If you’re someone that sometimes needs to show a small low resolution presentation or video on a computer with a monitor that has a resolution a lot larger than the clip, you will know that showing it in full screen will give pretty poor picture or image quality. The next best solution is to show it at the original or only a slightly increased size but that leaves the rest of the desktop free for people’s eyes to wander and they don’t pay full attention to want you want them to see.
Of course, if you’re just worried about someone else seeing what icons are on your desktop and what programs are installed, an easy way to stop that is to hide your desktop icons temporarily. Simply right click on the desktop, go to View and untick “Show desktop icons”. That still leaves your task bar, any pinned programs you have and the system tray visible though.
A simple solution would be to blank out all areas of the screen apart from what you want someone else to see, then only viewing a specific part of the desktop should keep their attention on what you want it to be on. Also it may be useful if you read documents or e-books and would like to concentrate on just the window with the text and want to shut out everything else for a while. Here’s a few tools that can blank out parts of your desktop and only make a selected area or window visible. All tools were tested on Windows 7 64-bit.
Zorro is a utility that will completely blank the screen except for a rectangular area selected by the user. In addition it can also snap its blanking area to any open window and also reverse the function and blank just the selected area leaving the rest of the desktop visible. To do that, just click Options from the menu and check Blank Selection.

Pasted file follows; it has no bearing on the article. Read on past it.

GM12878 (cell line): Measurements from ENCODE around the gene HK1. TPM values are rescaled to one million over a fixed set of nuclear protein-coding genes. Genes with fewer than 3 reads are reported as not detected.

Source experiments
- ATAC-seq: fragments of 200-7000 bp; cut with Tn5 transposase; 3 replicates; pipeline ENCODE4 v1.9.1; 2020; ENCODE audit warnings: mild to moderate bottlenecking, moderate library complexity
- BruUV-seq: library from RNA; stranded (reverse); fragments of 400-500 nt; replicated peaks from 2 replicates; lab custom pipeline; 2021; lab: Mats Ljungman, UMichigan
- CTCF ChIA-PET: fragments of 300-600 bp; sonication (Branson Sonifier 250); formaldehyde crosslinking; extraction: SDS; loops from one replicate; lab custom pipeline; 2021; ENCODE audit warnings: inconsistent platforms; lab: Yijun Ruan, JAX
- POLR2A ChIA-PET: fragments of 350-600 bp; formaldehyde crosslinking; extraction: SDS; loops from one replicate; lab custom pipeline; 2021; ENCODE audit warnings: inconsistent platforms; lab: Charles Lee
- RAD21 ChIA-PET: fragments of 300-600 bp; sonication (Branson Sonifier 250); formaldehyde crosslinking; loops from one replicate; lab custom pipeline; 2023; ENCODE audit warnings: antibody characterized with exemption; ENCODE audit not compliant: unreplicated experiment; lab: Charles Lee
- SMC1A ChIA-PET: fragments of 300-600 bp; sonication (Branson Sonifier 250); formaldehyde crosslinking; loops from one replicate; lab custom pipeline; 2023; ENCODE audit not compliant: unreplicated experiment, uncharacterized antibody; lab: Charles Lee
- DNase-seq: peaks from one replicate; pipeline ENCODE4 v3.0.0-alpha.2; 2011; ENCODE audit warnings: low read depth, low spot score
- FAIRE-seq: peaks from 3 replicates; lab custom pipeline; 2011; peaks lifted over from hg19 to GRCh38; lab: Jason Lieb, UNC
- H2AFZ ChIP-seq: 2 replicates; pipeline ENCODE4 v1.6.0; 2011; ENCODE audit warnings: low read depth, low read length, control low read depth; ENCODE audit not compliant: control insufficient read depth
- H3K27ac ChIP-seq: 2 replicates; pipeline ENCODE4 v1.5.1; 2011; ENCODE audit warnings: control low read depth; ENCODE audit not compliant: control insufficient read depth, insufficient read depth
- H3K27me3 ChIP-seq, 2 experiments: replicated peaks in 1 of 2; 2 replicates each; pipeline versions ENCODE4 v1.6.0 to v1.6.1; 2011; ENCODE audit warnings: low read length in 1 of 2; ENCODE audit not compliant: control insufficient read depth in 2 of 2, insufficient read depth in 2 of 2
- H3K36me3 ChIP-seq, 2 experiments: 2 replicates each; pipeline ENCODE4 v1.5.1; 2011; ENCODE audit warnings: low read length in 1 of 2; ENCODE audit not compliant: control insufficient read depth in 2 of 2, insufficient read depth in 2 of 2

Zorro also includes support for multiple monitors, has a dedicated 64 bit version and has portable versions. All you have to do is drag the window to the size of the area you want to keep (or blank if Blank Selection is on), there are some presets in the Window -> Size menu and you can also use the Fit to window option and drag the target over the window to snap to that size. Then press the Escape key to enable or disable the blanking. You can change the blanking color or hotkey if you like. Works on Windows 98/ME and above.
TunnelVision works slightly different to Zorro because this tool will blank all parts of the screen except a specified area around the mouse pointer, and where ever you move your mouse, this area will follow.
Even though it’s from 2005, the program seemed to work fine on Windows 7 64-bit and has a few options to get it working the way you want. Instead of a user defined blanking color, you can also select a bitmap (.bmp) image to use as the background and the shape can be changed from circle to square or screen proportioned rectangle. The diameter of the viewing area can only be set in screen size percentage, pixel size and an option to hide the mouse pointer would have also been useful. Enable / disable and the settings can be configured from the tray icon. TunnelVision is also portable.
Dropcloth is from Lifehacker and a simple portable application made from AutoHotkey that overlays a solid colored window on top of your desktop. You can then make only the active window visible and the rest of the desktop will be blanked.
In addition to completely blanking the rest of the desktop, Dropcloth can also apply transparency to darken the desktop instead of a complete blank. Different colors can also be chosen but you will need to know what it is in Hex. Then open the program from the Start menu or restore from the task bar and it will become the only visible window. A hotkey will allow it to be turned on or off quickly.
The way Ghoster works is very similar to Dropcloth, and it’s also created in the AutoHotkey scripting language, but there are one or two differences.
The first difference is that Ghoster is able to keep the desktop interactive meaning you can click anything on it, windows or icons etc. The drawback to Ghoster is the preferences are stored in a text INI file and need to be edited from there. There are some useful options though such as using an image which you supply the path to instead of a blank background, and multi monitor support. When in use, simply click on a window to make it active and blank or dim all other open windows and the desktop.